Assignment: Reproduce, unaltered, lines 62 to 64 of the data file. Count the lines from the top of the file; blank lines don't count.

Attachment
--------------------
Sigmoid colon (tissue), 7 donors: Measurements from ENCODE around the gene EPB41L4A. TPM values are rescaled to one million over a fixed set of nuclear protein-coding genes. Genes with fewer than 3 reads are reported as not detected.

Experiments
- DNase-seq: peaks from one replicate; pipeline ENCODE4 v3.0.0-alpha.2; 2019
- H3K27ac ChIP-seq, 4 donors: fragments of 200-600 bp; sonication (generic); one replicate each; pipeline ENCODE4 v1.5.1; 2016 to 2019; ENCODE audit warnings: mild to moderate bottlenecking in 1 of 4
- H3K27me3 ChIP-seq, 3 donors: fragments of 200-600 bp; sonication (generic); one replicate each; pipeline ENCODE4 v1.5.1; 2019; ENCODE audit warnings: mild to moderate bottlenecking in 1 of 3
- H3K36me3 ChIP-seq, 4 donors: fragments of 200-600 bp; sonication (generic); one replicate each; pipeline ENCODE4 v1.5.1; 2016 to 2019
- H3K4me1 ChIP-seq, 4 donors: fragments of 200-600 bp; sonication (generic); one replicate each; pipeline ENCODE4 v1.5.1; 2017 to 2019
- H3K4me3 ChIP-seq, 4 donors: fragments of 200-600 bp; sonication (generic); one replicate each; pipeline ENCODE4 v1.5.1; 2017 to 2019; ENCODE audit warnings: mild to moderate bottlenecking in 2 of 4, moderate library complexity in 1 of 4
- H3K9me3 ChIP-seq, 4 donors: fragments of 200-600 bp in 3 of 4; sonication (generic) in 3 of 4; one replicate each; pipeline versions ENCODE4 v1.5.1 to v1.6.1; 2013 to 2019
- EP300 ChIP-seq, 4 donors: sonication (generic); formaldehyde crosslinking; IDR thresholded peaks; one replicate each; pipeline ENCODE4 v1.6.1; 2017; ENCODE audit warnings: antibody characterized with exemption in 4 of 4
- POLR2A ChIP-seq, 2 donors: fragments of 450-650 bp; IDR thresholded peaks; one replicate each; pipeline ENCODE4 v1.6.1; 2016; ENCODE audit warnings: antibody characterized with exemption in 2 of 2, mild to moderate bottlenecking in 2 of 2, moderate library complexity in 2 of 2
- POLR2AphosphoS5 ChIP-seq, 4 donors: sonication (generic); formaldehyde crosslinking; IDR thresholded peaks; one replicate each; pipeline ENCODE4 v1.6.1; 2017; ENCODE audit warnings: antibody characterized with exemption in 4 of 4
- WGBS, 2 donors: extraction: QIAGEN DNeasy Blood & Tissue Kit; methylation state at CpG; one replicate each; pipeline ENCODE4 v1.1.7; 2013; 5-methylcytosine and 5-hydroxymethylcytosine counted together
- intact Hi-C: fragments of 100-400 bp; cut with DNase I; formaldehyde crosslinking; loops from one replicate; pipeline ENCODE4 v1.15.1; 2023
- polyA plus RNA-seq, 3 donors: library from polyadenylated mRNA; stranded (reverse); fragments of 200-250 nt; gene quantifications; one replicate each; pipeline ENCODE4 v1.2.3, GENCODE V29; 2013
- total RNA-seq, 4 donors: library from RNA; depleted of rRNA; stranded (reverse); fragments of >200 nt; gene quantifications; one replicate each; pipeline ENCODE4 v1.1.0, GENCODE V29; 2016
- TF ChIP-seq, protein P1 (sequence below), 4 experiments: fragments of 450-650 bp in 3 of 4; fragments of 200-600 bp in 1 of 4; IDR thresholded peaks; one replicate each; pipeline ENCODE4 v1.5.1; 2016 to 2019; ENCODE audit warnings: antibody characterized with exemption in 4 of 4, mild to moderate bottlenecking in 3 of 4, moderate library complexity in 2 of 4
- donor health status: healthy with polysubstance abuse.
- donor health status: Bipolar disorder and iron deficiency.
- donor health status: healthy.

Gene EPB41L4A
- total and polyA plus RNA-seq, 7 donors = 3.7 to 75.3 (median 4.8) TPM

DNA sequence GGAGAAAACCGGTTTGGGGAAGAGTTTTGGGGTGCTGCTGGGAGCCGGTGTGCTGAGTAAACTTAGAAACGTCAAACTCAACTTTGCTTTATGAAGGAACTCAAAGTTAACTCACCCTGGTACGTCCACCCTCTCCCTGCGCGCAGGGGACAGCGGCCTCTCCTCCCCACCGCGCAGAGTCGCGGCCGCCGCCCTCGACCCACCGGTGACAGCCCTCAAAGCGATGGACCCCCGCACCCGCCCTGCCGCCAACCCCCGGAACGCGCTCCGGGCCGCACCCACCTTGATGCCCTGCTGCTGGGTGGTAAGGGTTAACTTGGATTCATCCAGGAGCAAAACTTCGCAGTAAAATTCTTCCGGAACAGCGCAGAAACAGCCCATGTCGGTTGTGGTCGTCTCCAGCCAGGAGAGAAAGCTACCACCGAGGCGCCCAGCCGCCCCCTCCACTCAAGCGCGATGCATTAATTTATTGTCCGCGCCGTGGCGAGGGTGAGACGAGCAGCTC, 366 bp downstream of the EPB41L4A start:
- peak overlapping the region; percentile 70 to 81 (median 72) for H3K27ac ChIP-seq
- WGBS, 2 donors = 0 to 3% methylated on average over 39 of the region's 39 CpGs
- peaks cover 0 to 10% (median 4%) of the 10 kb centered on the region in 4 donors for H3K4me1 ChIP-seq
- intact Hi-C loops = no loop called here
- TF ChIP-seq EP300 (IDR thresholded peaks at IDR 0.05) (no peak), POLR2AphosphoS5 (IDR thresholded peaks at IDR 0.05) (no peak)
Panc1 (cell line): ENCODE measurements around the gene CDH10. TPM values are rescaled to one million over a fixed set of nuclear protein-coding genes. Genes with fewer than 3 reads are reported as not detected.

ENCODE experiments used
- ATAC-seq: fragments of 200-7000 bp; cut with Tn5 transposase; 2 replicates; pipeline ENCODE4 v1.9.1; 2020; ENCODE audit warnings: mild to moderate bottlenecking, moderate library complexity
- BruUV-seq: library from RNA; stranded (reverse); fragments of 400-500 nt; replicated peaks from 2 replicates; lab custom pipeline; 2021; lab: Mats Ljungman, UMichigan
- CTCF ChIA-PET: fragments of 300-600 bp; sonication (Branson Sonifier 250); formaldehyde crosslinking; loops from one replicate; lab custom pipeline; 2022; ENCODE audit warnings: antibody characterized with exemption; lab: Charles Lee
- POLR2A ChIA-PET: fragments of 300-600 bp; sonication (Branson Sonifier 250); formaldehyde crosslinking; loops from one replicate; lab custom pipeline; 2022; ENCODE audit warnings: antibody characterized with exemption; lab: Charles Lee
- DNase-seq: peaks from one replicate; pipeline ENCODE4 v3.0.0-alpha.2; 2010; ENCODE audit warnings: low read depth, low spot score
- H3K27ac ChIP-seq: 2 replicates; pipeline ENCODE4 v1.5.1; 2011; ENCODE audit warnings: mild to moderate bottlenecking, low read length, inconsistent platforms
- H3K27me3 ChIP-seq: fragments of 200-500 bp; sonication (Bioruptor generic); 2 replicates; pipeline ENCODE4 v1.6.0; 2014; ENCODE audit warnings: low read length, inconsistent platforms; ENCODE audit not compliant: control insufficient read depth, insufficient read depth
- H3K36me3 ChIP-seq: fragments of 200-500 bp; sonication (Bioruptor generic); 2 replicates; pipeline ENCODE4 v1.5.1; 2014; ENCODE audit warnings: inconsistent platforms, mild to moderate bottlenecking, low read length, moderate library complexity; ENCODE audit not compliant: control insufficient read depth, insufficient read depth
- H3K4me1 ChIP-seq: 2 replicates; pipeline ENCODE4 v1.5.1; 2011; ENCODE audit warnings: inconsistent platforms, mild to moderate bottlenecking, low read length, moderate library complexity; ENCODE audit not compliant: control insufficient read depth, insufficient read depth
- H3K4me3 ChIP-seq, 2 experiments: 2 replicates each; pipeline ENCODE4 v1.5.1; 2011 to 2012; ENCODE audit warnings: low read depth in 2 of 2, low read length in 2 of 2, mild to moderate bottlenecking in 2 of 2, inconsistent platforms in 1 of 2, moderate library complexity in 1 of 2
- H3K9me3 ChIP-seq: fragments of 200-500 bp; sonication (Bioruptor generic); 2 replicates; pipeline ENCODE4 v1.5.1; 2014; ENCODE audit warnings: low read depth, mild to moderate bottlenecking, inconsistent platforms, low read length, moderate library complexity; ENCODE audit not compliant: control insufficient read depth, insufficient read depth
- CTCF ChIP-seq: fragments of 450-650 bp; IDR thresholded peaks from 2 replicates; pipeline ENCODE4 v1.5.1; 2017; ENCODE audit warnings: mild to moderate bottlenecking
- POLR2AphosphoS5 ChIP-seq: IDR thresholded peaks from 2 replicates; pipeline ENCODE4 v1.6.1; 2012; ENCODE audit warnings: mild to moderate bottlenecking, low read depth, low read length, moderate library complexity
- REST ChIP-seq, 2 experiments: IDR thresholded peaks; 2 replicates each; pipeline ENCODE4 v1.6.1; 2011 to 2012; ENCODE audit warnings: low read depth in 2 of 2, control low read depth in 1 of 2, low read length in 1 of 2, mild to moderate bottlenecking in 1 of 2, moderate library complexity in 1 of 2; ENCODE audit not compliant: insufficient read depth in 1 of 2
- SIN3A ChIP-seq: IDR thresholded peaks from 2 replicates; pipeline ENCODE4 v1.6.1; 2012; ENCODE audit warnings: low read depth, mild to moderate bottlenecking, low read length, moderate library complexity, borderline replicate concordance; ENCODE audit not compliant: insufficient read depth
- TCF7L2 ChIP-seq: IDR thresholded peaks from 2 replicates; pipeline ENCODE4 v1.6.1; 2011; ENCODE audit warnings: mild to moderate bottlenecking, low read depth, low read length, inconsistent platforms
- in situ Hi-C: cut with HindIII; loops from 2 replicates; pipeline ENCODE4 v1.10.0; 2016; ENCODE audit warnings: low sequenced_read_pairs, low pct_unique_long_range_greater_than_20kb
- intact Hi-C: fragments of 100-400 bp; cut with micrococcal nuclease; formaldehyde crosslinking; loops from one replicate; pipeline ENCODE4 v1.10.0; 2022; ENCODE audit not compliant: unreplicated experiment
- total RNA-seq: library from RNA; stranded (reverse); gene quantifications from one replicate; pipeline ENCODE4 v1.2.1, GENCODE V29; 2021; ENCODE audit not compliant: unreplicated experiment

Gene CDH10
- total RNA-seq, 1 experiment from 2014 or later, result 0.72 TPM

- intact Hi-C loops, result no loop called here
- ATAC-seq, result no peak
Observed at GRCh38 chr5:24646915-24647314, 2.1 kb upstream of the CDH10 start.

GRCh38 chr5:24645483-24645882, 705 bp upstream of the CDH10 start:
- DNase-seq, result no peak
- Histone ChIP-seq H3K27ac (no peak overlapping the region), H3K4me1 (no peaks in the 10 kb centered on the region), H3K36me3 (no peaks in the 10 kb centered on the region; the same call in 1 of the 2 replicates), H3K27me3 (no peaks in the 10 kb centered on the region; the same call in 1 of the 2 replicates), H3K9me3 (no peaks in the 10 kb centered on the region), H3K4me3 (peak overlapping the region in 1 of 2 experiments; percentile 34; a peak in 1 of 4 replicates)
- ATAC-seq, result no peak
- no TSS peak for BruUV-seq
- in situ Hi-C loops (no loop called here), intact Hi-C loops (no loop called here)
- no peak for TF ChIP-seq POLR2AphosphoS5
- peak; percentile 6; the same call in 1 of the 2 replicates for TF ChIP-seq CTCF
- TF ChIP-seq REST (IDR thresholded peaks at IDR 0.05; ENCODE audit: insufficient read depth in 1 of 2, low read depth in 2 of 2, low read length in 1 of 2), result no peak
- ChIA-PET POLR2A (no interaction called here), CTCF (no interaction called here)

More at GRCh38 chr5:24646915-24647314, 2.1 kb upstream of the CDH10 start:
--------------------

- peak; percentile 6; the same call in 1 of the 2 replicates for TF ChIP-seq CTCF
- TF ChIP-seq REST (IDR thresholded peaks at IDR 0.05; ENCODE audit: insufficient read depth in 1 of 2, low read depth in 2 of 2, low read length in 1 of 2), result no peak
- ChIA-PET POLR2A (no interaction called here), CTCF (no interaction called here)